It was rather uplifting to discover THE PLAY, an art collective that has been active since 1967, staging art happenings in the Kansai area of Japan. This group of artists regularly renews itself and presently consist of five members. The unique feature of their artistic expression is doing something “without a particular reason”. They carry out interventions or ‘actions’ in natural settings valuing above all the process – the planning and preparation of the performances – and what is actually experienced brings insights into their daily life. Valuing also time and space in the open air, they believe that what is important is ‘playfulness, sincerity and humour, beyond art’s rules’. Performances include Current of Contemporary Art, which entailed the piloting of a styrofoam raft floating down the Yodo river on July 20, 1969. The group have now been planning and performing ‘actions’ for almost 50 years. I found this process quite pure and utterly inspiring.

In Les Immobiles by Marie Voignier, 2013, is another favourite, the chilling story of Africa’s glamorous big-game hunting digs deep into the impact of colonial exploitation. I felt the artist’s filming choice to be remarkably powerful: she uses a fixed camera zoomed into the pages of a book of pictures and all you see are the horrifying images of dead animals and the hand of the book’s author who light-heartedly and nostalgically comments while turning the pages. The technique adds to the effect the film seems to be aiming at: there is no escape. As for the animals, the audience and the narrator, in Voignier’s words, “(in her films) faced with a camera without concession, the subjects have no choice but to give themselves, simply, frontally”.

The adjacent Pavilion of the Common’s exhibition highlights the resurgence of lost cultures and traditions. Marcos Ávila Forero’s  playful piece Atrato, 2014 is about the forgotten practice of river percussion in the Colombian Amazon. Working with people living along the Atrato River, Avila Forero aims to bring back the Afro-Colombian’s tradition of drumming water to communicate. Using the surface of the Atrato River as a percussion instrument, they physically hit the water in a combined effort. Seeing it after Les Immobiles, this absorbing and charming video, restored my faith in human beings.

Another affirmative piece I came across was Alicja Kwade’s sculpture, WeltenLinie (One in a Time), 2017. Playing with the space, the maze of mirrors, the curious objects part of the sculpture – shining rocks, tree trunks, chairs – and the people reflected in it brought out the childlike sense of wonder. The sculpture lends itself beautifully to playful interaction, it was in-fact the artist’s intention to propose a piece that could be “experienced, rather than a solid sculpture”.

Finally out of Arsenale, I ventured among the parallel events.

I attended an early morning ‘Breakfast Discussion’, The Cost of Free Speech, lead by Sacha Craddock in conversation with Vassiliki Tzanakou, David Birkin and Bernard G Mills. The talk was part of The contract, a series of events presented by The Venice Agenda with contracts “between artist and audience, artist and institution, nation states, and the individual and society at large” as the central topic. Artists and professionals discussed what a contract means to them “in the context of contemporary visual arts and current world events, including Brexit”. This series of debates raised questions into current affairs, the discussion I attended, in particular, questioned the consequences of free speech: alas, with the freedom of speech comes also the freedom to lie.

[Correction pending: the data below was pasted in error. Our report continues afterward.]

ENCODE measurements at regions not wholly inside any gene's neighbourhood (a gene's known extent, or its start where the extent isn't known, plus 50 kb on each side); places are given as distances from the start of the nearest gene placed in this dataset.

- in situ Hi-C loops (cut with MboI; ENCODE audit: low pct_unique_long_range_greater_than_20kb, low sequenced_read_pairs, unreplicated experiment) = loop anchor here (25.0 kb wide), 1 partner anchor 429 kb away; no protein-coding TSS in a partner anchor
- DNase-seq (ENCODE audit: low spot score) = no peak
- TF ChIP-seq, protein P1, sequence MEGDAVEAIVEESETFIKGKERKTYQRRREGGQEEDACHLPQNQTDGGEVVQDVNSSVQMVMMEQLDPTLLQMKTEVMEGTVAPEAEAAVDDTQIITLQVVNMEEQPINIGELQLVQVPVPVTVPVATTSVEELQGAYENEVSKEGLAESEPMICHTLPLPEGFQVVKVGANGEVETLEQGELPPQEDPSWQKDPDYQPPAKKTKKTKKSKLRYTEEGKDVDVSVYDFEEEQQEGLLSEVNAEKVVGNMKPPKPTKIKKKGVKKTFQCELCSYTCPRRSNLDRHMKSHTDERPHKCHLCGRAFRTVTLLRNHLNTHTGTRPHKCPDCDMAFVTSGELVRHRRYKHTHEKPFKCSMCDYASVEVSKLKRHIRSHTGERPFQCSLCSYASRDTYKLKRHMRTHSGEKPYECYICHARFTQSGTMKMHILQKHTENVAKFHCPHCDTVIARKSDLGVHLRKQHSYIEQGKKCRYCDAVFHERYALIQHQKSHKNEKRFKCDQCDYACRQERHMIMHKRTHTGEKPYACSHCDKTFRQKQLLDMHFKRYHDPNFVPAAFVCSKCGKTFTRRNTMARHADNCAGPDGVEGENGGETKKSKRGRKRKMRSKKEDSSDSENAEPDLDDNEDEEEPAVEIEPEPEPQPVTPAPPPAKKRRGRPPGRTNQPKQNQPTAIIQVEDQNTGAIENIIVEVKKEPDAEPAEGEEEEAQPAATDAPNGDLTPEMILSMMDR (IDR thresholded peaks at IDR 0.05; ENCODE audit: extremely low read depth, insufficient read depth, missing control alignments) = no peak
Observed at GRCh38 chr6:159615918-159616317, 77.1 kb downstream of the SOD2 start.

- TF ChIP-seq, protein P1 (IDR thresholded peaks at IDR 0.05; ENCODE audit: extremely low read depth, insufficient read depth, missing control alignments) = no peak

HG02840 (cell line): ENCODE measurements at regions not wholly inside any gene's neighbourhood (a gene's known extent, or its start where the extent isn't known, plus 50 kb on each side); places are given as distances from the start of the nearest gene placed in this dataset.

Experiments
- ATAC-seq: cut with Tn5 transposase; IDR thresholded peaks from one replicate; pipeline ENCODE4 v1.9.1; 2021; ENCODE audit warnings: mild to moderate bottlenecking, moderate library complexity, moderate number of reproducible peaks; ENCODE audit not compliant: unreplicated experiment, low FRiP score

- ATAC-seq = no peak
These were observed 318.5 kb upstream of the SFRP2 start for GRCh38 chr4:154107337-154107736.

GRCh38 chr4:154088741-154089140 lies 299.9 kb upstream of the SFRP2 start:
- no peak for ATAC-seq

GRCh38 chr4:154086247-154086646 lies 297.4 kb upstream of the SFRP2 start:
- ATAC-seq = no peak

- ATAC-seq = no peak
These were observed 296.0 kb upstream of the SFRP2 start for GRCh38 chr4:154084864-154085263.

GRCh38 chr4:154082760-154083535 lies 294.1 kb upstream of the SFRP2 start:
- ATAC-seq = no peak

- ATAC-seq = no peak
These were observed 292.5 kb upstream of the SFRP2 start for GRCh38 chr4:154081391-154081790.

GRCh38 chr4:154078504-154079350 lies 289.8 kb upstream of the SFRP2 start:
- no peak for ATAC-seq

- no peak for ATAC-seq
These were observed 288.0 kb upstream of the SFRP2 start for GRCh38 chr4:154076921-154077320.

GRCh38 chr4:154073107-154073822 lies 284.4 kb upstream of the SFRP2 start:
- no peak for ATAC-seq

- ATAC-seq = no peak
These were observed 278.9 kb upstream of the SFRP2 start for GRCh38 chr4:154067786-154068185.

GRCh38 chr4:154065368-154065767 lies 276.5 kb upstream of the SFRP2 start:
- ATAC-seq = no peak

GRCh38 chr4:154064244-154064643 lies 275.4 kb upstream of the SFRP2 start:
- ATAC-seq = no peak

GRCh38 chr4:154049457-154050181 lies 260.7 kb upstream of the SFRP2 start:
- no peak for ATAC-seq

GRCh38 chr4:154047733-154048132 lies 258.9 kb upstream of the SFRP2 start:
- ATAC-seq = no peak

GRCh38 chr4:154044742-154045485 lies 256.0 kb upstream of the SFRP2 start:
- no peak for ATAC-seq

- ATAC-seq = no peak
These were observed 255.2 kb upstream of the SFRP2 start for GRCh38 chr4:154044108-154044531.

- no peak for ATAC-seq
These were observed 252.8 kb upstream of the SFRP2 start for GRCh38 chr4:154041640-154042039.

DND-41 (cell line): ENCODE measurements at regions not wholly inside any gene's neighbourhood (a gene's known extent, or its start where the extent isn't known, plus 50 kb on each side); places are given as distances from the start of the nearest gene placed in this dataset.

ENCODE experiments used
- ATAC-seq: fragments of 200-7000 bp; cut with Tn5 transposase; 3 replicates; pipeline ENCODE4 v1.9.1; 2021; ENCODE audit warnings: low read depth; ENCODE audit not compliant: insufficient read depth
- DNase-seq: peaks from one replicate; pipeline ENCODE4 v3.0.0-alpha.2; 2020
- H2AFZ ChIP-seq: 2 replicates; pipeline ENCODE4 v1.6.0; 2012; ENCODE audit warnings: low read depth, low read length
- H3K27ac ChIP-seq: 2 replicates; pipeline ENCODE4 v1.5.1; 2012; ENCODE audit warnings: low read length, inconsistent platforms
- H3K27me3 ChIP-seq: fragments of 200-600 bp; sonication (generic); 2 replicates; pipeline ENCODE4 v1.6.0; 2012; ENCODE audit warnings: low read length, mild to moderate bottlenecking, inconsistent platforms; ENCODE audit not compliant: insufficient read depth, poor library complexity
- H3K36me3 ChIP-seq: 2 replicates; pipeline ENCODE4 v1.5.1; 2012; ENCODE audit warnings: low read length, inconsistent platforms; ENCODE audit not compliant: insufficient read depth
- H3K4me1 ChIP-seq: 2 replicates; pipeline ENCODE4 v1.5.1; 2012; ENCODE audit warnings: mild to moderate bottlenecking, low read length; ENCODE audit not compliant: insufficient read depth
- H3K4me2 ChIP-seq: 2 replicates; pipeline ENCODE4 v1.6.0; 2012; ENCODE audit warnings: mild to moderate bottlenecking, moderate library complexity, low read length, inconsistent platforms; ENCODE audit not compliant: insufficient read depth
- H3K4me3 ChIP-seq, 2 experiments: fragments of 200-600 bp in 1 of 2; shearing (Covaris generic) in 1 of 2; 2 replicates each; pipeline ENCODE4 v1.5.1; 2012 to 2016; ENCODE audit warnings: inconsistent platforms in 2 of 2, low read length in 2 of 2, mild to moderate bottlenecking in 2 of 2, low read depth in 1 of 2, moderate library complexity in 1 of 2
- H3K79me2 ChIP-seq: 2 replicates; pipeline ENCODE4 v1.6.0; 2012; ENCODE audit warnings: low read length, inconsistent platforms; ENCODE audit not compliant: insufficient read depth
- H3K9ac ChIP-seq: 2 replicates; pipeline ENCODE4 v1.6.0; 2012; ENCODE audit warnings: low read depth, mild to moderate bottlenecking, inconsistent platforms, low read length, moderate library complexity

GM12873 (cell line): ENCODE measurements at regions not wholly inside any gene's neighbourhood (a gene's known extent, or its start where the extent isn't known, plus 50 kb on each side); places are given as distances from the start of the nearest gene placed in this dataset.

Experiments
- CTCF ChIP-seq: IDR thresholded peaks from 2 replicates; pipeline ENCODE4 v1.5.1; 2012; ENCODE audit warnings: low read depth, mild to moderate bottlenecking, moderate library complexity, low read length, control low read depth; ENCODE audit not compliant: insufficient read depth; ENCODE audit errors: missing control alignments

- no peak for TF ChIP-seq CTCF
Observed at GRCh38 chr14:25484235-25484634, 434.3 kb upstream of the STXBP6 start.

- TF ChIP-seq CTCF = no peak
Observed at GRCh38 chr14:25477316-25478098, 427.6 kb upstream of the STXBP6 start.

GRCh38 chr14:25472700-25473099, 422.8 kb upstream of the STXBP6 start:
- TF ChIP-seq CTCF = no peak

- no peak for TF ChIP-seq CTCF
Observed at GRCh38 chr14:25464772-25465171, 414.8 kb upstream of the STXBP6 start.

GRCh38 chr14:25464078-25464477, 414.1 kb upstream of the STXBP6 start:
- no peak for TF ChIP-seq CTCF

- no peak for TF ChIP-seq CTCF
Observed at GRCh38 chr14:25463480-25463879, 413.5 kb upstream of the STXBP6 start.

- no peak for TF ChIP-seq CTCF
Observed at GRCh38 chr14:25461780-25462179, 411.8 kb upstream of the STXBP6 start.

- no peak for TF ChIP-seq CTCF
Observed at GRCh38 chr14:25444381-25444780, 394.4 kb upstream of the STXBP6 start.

Not too far away, On Kawara’s One Million Years (Reading), 2017, an equally thought provoking installation, although on a completely different level,  was quite a discovery. The work is very hypnotic, contemplative, very neat. In contrast with the busy location of Dorsoduro, the venue where the piece is installed, the Oratorio di San Ludovico, is very calm, the installation is simple and minimal in its elements only housing two volumes. The first book, Past, is dedicated to “all those who have lived and died”, and covers the years from 998,031 BC to 1969 AD. The second book, Future, is dedicated to “the last one”, and begins with the year 1993 AD and ends with the year 1,001,992 AD.  Two sets of volunteers read from the books for an h at a time. Kawara explores how we use dates to comprehend something so difficult to express such as ‘time’. Absorbed by the reading it was as though I had been transported into a trance and I felt a strong urge to cry.

But the Diaspora Pavilion opening night at stunning Palazzo Pisani S. Marina, brought me back to my full senses! It was undoubtedly an exhilarating night out.

Organised by International Curators Forum and University of the Arts London (UAL), the exhibition is curated by David A. Bailey and Jessica Taylor. From the moment you enter the Palazzo you are transported to a different dimension, having to walk through a ‘wall’ of shimmering gold to the sound of Golden lady as well as Golddigger among many songs: not the whole songs, but samples containing the word ‘gold’. It is part of Susan Pui San Lok, Untitled (Pavilion), 2017 and Songs I – VI, 2005-2017, that together form an installation right on the front door of the palazzo.